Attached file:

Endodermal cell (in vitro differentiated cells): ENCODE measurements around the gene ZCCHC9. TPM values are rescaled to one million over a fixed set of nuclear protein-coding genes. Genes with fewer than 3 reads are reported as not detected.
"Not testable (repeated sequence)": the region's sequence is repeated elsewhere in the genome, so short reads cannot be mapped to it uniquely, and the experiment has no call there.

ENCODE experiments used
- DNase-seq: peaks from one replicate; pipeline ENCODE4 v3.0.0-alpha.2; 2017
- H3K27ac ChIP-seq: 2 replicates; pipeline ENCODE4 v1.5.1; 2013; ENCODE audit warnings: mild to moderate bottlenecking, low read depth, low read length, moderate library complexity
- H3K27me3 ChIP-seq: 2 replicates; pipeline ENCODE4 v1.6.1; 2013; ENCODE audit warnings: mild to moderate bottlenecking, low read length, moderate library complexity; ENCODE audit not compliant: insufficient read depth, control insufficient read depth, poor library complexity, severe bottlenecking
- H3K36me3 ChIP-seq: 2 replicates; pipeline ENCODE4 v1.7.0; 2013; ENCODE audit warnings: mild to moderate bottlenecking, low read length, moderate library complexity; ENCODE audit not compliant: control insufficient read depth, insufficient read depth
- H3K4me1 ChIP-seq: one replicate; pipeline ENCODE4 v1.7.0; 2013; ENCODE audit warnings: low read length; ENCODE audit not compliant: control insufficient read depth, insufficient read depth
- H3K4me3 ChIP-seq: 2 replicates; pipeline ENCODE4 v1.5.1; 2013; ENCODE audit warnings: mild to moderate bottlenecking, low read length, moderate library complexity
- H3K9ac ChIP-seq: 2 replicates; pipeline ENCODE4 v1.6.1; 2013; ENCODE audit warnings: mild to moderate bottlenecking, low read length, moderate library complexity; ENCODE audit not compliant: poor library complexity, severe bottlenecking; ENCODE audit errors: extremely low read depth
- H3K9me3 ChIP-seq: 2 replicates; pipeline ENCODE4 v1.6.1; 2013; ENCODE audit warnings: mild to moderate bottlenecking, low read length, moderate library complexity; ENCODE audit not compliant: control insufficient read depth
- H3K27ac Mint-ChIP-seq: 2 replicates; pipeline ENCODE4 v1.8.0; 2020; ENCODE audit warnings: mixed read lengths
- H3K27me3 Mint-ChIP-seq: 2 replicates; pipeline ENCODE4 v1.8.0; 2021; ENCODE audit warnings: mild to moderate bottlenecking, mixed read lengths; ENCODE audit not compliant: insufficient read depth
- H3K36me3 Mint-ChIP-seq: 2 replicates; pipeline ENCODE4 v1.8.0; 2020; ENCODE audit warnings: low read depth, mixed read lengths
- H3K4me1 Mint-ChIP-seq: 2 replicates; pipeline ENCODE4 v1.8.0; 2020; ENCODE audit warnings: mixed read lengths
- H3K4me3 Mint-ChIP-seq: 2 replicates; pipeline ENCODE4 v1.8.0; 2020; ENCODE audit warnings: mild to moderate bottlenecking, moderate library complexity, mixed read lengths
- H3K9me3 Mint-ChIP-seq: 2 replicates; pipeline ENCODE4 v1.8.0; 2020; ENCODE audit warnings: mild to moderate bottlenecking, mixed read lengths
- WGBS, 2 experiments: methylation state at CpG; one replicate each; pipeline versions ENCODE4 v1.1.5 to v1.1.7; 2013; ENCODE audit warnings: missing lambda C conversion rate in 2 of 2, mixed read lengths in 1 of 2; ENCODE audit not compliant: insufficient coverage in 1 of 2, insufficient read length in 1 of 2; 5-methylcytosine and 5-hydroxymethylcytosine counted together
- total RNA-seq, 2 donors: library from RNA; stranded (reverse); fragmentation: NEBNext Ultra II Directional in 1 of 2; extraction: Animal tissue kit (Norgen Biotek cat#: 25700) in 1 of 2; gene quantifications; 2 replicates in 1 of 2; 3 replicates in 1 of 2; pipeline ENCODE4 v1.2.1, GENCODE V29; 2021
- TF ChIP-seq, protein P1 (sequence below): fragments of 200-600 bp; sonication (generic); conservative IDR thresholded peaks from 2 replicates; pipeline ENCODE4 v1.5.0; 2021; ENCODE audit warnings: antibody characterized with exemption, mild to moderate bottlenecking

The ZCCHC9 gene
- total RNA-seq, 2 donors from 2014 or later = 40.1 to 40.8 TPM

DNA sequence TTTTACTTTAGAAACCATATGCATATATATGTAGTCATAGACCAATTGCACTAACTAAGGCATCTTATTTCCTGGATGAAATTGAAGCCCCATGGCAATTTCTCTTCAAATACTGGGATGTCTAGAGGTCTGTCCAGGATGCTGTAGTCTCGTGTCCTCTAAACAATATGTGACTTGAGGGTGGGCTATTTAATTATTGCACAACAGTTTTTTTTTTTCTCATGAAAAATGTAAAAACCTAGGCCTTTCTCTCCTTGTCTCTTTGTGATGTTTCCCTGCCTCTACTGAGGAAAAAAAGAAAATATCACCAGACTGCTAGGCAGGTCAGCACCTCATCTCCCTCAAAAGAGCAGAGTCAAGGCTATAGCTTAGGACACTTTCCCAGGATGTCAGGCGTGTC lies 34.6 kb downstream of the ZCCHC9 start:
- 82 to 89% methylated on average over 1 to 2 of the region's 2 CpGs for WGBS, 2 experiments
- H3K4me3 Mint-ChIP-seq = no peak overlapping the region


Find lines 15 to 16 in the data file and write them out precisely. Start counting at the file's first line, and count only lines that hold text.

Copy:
- H3K4me1 Mint-ChIP-seq: 2 replicates; pipeline ENCODE4 v1.8.0; 2020; ENCODE audit warnings: mixed read lengths
- H3K4me3 Mint-ChIP-seq: 2 replicates; pipeline ENCODE4 v1.8.0; 2020; ENCODE audit warnings: mild to moderate bottlenecking, moderate library complexity, mixed read lengths